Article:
A feat of both contemporary design and heritage restoration, Captain Kelly’s Cottage by John Wardle Architects is a 320-square-metre structure at the base of a small farm, perched atop the cliff’s edge overlooking the rugged Tasmanian coastline. A weatherboard cottage originally constructed in the 1840s (speculated to have been built by various ship hands during the whaling off-season), maritime explorer Captain James Kelly originally gifted this house to his daughter. Since then, the small cottage has seen many ‘unsympathetic alterations’ before the Wardle family purchased the land and property in 2002.
Over many years of meticulous research that included poring over detailed logbooks, original diaries and tracking through libraries, John slowly peeled back the history of the cottage to piece together the narrative of its original owners, and in 2016 embarked upon its latest alteration. The result is an exquisite example of design that simultaneously recalls a rich history of over 175 years, whilst also looking forward to a contemporary future.
The original cottage comprised two structures: bedrooms and kitchens, surrounded by a wide verandah. Retaining the integrity of these original parts, John and his expert team spliced in a new living area with its floors, walls and ceiling crafted entirely out of Tasmanian Oak, and custom furniture pieces such as a writing desk and coffee table were created out of the leftover materials. Portuguese fabric covers the cushions on the window seats looking out to a heartbreaking panaromic views, curtain textiles and ceramics from John’s extensive collection are from Japan, reflecting a modern day interpretation of possible discoveries from Captain James Kelly’s journeys across the seas.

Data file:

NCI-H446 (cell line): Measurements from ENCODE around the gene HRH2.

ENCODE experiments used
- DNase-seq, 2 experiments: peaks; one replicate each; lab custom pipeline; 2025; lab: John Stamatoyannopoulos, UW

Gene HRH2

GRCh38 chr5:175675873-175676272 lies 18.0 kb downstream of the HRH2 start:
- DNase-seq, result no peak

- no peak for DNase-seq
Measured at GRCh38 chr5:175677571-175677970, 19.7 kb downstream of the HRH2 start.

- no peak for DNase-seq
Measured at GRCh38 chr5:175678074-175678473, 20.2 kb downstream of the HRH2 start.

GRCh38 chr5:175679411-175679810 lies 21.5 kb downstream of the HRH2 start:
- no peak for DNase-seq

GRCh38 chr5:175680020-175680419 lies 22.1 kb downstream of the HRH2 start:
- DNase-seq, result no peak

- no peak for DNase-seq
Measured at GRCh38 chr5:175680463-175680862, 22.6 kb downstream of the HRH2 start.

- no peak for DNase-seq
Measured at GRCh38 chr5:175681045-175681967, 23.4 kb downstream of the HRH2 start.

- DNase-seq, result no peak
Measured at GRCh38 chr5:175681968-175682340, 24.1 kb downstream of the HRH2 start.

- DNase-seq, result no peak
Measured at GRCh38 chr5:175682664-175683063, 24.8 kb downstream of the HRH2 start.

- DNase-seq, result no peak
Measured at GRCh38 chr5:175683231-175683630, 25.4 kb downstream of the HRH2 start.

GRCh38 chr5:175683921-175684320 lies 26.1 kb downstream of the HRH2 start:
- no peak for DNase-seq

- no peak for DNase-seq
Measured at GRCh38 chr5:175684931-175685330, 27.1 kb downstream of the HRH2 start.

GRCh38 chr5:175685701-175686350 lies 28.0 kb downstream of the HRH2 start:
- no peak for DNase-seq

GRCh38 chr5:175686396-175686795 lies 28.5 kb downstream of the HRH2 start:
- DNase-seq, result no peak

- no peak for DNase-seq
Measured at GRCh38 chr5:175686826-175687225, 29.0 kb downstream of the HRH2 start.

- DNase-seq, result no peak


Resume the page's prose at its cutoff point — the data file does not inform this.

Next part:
Stepping over the threshold from the dramatic yet refined new living space into the old section of the cottage, housing the bedrooms, feels like stepping back in time. Painstakingly stripped-back layers of paint reveal the original wall colours, matched to precision by Dulux. In some parts original markings are revealed, and in others small windows of yellowed newspaper clippings are left visible, pulling visitors back into the cottage’s past.